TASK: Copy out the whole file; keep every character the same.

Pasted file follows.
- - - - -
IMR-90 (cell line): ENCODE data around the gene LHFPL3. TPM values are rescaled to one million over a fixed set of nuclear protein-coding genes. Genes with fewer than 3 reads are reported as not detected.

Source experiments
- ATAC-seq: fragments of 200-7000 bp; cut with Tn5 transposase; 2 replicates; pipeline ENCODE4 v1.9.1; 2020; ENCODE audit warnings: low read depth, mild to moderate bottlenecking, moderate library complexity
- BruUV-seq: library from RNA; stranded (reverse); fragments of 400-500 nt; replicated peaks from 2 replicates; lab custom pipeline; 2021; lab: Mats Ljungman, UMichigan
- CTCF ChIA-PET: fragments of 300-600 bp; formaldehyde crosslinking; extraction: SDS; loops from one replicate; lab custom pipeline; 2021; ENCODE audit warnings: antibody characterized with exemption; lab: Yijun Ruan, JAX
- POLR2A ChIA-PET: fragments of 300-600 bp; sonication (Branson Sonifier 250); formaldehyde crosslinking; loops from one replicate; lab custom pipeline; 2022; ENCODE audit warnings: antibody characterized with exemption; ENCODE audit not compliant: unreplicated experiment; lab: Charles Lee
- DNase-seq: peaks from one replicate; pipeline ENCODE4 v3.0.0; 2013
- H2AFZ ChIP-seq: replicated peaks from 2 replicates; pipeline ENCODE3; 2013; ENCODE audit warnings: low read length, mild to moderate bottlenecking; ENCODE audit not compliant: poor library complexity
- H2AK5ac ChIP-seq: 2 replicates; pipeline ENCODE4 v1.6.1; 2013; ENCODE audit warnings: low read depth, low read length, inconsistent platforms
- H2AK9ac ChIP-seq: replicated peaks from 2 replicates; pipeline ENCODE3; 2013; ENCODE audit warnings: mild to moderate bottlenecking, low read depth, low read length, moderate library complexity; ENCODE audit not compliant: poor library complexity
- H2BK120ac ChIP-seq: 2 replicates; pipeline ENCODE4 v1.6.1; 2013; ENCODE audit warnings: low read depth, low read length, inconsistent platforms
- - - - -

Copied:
IMR-90 (cell line): ENCODE data around the gene LHFPL3. TPM values are rescaled to one million over a fixed set of nuclear protein-coding genes. Genes with fewer than 3 reads are reported as not detected.

Source experiments
- ATAC-seq: fragments of 200-7000 bp; cut with Tn5 transposase; 2 replicates; pipeline ENCODE4 v1.9.1; 2020; ENCODE audit warnings: low read depth, mild to moderate bottlenecking, moderate library complexity
- BruUV-seq: library from RNA; stranded (reverse); fragments of 400-500 nt; replicated peaks from 2 replicates; lab custom pipeline; 2021; lab: Mats Ljungman, UMichigan
- CTCF ChIA-PET: fragments of 300-600 bp; formaldehyde crosslinking; extraction: SDS; loops from one replicate; lab custom pipeline; 2021; ENCODE audit warnings: antibody characterized with exemption; lab: Yijun Ruan, JAX
- POLR2A ChIA-PET: fragments of 300-600 bp; sonication (Branson Sonifier 250); formaldehyde crosslinking; loops from one replicate; lab custom pipeline; 2022; ENCODE audit warnings: antibody characterized with exemption; ENCODE audit not compliant: unreplicated experiment; lab: Charles Lee
- DNase-seq: peaks from one replicate; pipeline ENCODE4 v3.0.0; 2013
- H2AFZ ChIP-seq: replicated peaks from 2 replicates; pipeline ENCODE3; 2013; ENCODE audit warnings: low read length, mild to moderate bottlenecking; ENCODE audit not compliant: poor library complexity
- H2AK5ac ChIP-seq: 2 replicates; pipeline ENCODE4 v1.6.1; 2013; ENCODE audit warnings: low read depth, low read length, inconsistent platforms
- H2AK9ac ChIP-seq: replicated peaks from 2 replicates; pipeline ENCODE3; 2013; ENCODE audit warnings: mild to moderate bottlenecking, low read depth, low read length, moderate library complexity; ENCODE audit not compliant: poor library complexity
- H2BK120ac ChIP-seq: 2 replicates; pipeline ENCODE4 v1.6.1; 2013; ENCODE audit warnings: low read depth, low read length, inconsistent platforms